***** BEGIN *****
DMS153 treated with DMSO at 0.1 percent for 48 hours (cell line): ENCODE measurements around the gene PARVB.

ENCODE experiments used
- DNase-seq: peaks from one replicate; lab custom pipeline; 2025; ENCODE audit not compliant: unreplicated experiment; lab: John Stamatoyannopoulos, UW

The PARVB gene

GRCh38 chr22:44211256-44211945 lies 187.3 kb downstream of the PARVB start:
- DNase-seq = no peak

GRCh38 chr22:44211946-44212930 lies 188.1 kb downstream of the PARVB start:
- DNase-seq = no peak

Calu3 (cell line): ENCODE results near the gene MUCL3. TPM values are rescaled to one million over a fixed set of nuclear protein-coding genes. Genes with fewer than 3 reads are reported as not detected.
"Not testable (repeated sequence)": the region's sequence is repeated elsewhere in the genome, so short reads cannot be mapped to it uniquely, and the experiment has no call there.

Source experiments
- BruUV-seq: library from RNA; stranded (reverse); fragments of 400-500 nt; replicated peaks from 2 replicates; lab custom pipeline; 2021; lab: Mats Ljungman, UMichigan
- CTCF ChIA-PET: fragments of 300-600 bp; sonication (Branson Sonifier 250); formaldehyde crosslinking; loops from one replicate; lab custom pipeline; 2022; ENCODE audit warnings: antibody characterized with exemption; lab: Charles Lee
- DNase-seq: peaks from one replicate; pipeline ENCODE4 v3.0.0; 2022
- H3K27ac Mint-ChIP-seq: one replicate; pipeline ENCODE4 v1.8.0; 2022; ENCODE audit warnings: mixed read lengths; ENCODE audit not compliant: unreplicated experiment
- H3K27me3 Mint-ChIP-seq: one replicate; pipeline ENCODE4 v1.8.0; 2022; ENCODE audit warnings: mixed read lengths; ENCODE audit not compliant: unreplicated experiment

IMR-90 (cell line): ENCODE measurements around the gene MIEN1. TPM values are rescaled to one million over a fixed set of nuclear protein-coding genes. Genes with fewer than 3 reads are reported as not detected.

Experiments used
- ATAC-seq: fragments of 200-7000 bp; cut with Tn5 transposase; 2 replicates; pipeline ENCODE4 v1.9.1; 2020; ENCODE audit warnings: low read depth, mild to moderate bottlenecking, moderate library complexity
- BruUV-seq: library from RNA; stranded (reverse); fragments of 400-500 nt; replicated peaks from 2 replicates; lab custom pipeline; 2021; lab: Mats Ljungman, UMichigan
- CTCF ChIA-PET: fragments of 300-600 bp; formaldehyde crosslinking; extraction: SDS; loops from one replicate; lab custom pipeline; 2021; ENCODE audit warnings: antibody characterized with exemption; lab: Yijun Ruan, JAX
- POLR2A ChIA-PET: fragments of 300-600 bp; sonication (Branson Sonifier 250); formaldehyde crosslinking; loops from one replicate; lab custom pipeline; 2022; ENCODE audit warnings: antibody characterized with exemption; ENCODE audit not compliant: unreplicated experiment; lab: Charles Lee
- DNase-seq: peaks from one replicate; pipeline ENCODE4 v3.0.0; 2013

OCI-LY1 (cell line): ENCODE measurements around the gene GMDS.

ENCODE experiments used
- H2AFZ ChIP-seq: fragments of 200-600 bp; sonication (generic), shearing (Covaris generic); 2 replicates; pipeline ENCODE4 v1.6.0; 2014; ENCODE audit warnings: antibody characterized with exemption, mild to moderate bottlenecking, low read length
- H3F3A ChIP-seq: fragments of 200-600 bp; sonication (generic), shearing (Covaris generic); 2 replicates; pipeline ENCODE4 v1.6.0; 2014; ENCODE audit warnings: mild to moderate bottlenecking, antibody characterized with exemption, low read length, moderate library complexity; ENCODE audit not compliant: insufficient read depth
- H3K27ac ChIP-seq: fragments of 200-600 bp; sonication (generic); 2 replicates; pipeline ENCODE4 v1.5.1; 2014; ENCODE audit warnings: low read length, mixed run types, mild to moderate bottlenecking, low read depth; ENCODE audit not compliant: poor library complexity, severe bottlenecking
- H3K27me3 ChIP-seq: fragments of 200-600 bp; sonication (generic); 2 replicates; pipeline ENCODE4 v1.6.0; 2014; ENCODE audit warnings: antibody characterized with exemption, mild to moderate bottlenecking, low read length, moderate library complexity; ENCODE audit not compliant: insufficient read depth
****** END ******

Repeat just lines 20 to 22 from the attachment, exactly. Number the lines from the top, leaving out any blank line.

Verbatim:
- BruUV-seq: library from RNA; stranded (reverse); fragments of 400-500 nt; replicated peaks from 2 replicates; lab custom pipeline; 2021; lab: Mats Ljungman, UMichigan
- CTCF ChIA-PET: fragments of 300-600 bp; formaldehyde crosslinking; extraction: SDS; loops from one replicate; lab custom pipeline; 2021; ENCODE audit warnings: antibody characterized with exemption; lab: Yijun Ruan, JAX
- POLR2A ChIA-PET: fragments of 300-600 bp; sonication (Branson Sonifier 250); formaldehyde crosslinking; loops from one replicate; lab custom pipeline; 2022; ENCODE audit warnings: antibody characterized with exemption; ENCODE audit not compliant: unreplicated experiment; lab: Charles Lee